Wonderful City

Cheng Dapeng


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resin 3D prints, lightbox
80 x 960 x 200 cm
‘Beijing is my home city, capital of six dynasties, yet what ought to be a being of Samsāra turns out to be a rebirth of monstrousness.’

As a successful architect, who sometimes profits from what he calls ‘monster buildings’, Cheng Dapeng knows that he, too, bears some responsibility for this transformation of the Chinese urban environment. His response, as an artist, is Wonderful City (2011 – 2012), a vast 9.6-metre-long lightbox field of strange hybrid creatures that clamber and swarm over a milky white metropolis of separate towers, some engaged in a disturbing variety of carnal couplings, others suspended precariously as if about to fall. Amphibians and insects are hybridised with human body parts: arms are thrust into the air, legs kick wildly, wings flutter, tails swish. The work suggests a constant jittery energy: a pristine architect’s model has come anarchically alive. Produced by the magic of 3D printing, Cheng’s creatures perch atop city buildings like Godzilla, lit from below and glowing as if irradiated. The artist says these mutants are like ‘yaoguai’ – monster ghosts or demonic spirits – resulting from extreme disturbances of the natural order and the human psyche.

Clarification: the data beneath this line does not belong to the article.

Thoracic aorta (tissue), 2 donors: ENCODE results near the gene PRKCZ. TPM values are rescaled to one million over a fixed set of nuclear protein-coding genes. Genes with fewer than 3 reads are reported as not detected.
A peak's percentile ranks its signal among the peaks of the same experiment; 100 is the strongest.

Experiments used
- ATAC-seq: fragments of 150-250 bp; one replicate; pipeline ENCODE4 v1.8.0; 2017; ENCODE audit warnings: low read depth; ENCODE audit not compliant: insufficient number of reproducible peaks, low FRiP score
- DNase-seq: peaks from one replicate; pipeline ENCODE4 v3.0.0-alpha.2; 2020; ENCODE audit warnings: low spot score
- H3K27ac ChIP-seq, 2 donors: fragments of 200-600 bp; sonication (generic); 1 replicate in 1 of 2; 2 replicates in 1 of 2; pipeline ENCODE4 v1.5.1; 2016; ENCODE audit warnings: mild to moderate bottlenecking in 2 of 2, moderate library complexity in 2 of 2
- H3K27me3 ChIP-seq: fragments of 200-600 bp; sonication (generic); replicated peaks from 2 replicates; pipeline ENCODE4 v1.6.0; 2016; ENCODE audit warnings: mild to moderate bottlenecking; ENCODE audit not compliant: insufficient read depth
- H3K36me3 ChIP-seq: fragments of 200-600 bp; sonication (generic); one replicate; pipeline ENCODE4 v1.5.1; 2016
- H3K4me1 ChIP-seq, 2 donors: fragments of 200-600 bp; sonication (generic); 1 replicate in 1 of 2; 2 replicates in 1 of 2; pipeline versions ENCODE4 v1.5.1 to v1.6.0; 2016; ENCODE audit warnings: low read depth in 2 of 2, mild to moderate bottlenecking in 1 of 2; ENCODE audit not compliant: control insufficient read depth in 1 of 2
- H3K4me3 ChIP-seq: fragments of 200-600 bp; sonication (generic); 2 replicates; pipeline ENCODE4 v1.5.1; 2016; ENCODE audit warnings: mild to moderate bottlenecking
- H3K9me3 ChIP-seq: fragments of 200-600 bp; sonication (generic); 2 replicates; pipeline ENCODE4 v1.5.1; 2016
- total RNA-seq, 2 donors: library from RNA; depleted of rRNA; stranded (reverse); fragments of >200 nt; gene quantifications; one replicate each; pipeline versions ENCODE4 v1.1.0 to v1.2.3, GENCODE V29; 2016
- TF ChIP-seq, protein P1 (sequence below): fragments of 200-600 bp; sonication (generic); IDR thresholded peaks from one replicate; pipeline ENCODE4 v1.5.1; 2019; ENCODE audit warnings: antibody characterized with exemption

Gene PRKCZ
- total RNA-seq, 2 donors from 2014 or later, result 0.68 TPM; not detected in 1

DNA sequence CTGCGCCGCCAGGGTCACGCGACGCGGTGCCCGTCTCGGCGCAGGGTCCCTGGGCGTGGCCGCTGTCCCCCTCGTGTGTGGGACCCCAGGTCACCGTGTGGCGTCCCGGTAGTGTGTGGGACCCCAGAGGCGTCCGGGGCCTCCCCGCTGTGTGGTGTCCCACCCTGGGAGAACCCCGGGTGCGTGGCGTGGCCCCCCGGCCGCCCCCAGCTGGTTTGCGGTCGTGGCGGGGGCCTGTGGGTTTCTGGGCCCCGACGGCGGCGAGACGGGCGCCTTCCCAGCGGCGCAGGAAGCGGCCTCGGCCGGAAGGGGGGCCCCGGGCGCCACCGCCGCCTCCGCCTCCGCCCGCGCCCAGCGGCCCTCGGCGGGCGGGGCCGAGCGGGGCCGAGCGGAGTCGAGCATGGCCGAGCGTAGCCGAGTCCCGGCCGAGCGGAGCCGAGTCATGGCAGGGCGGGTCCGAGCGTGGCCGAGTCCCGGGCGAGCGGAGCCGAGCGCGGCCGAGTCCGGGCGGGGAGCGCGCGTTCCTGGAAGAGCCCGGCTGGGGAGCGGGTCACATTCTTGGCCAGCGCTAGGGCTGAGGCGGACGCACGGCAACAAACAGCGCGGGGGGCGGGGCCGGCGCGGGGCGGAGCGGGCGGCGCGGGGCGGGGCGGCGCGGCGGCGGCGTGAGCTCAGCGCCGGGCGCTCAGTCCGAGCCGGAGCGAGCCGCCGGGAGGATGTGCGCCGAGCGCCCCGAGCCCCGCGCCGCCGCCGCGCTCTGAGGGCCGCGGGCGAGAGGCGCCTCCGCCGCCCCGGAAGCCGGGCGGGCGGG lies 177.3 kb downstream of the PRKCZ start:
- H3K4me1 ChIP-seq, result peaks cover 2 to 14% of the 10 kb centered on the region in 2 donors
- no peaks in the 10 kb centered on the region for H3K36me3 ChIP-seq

In 2011, when Cheng commenced Wonderful City, the technology of 3D printing was in its infancy, and the work developed over two years of study, experimentation, and construction. Assisted by a team, Cheng Dapeng transformed his own computer-generated 3D drawings into three hundred and eighty-five resin sculptures of different shapes and sizes. Like a nightmarish transformation of the architectural models presented to potential investors by developers, Wonderful City is a bitter satire, a dystopian vision of the future. The original drawings used to design the installation emerged from Cheng Dapeng’s paintings, in which human and animal forms merge with architectural structures to create dark fairy tales. Reminiscent of the multitudinous monsters and ghosts of Chinese folk tales, the creatures in their three dimensional final form exude a grotesque sexual energy that recalls the creatures of Hieronymous Bosch’s Garden of Earthly Delights. Naked white limbs flail, scaled bodies writhe, and tentacles protrude from buildings in a syncopated rhythm of amphibious wrigglings, scratching claws, and the frantic beating of exposed hearts.
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